Silicon dioxide layers 112, 116 may be formed by a variety of processes, including low pressure chemical vapor deposition (LPCVD) of silicon dioxide and oxidation of substrate 102 and polysilicon layer 114. LPCVD processes suitable for generating silicon dioxide layers 112, 116 are, for example, the reaction of silane with oxygen at 200° C. to 450° C. and the reaction of dichlorosilane with nitrous oxide at approximately 900° C. In the preferred embodiment, silicon dioxide layer 112 is grown by thermal oxidation (wet) of substrate 102 at 900° C. to 1000° C. and, silicon dioxide layer 116 is deposited by CVD.
Polysilicon layer 114 may also be formed by LPCVD. For example, the reaction of silane with hydrogen at approximately 600° C. to 650° C. and a pressure of between 25 and 150 Pa produces suitable polysilicon films for multilayer barrier 100.
Once barrier 110 has been formed over substrate 102, semiconductor wafer 100 is masked for deposition of a set of wells of one conductivity type. Referring now to FIG. 1B, there is shown semiconductor wafer 100 following deposition of a photo-resist mask 120. For clarity, surface 118 of semiconductor wafer 100 has been designated as exposed surface 118a and masked surface 118b. Photo-resist 120 is deposited as a thin film, developed, and etched by any of a variety of well know methods. The thickness of photo-resistant 120 is selected to mask the underlying areas of semiconductor wafer 100 against Ion implantation. Typical thickness for photo-resist mask 120 is between 1 μm and 4 μm.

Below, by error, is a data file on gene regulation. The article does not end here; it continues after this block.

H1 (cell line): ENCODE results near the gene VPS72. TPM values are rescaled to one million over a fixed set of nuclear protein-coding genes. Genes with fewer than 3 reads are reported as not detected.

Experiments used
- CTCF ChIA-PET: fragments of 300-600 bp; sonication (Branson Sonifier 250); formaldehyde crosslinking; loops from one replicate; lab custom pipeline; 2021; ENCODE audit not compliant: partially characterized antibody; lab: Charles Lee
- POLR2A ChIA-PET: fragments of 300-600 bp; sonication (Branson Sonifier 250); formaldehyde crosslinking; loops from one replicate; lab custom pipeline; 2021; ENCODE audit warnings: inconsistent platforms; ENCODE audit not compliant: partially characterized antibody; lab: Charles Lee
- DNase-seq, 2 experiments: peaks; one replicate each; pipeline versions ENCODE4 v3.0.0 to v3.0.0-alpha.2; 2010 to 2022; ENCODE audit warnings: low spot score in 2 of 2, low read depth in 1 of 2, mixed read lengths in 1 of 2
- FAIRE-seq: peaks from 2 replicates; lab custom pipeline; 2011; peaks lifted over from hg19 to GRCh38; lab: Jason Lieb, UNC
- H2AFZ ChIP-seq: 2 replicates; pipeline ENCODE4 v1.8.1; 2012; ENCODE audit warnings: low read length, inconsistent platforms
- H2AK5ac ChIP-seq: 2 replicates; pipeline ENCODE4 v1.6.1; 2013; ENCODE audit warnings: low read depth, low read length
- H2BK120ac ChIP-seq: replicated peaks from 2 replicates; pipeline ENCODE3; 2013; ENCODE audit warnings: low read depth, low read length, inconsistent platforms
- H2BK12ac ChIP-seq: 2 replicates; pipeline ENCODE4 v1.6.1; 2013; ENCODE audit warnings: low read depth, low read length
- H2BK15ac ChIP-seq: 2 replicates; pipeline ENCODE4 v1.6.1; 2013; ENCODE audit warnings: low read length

Prior to forming a first set of wells by ion implantation, oxide layer 116 of exposed surface 118a is etched. Referring now to FIG. 1C, there is shown a cross-section of semiconductor wafer 100 and photo-resist 120 following an etch step to remove the exposed portion of second silicon dioxide layer 116. Second silicon dioxide layer 116 may be chemically etched by, for example, a hydrofluoric acid containing etch, or it may be dry etched by plasma, sputter, or reactive ion etching techniques. Following this etch step, polysilicon 114 forms exposed surface 118a of semiconductor wafer 100. Photo-resist mask 120 insures that exposed surface 118a of polysilicon layer 114 is aligned with doped well 122.
Referring now to FIG. 1D, there is shown a cross-section of semiconductor wafer 100 following ion implantation to form a doped well 122. It should be noted that it is desirable to avoid thermal diffusion during ion implantation. Substantially no thermal diffusion will occur once the ion implementation steps is completed.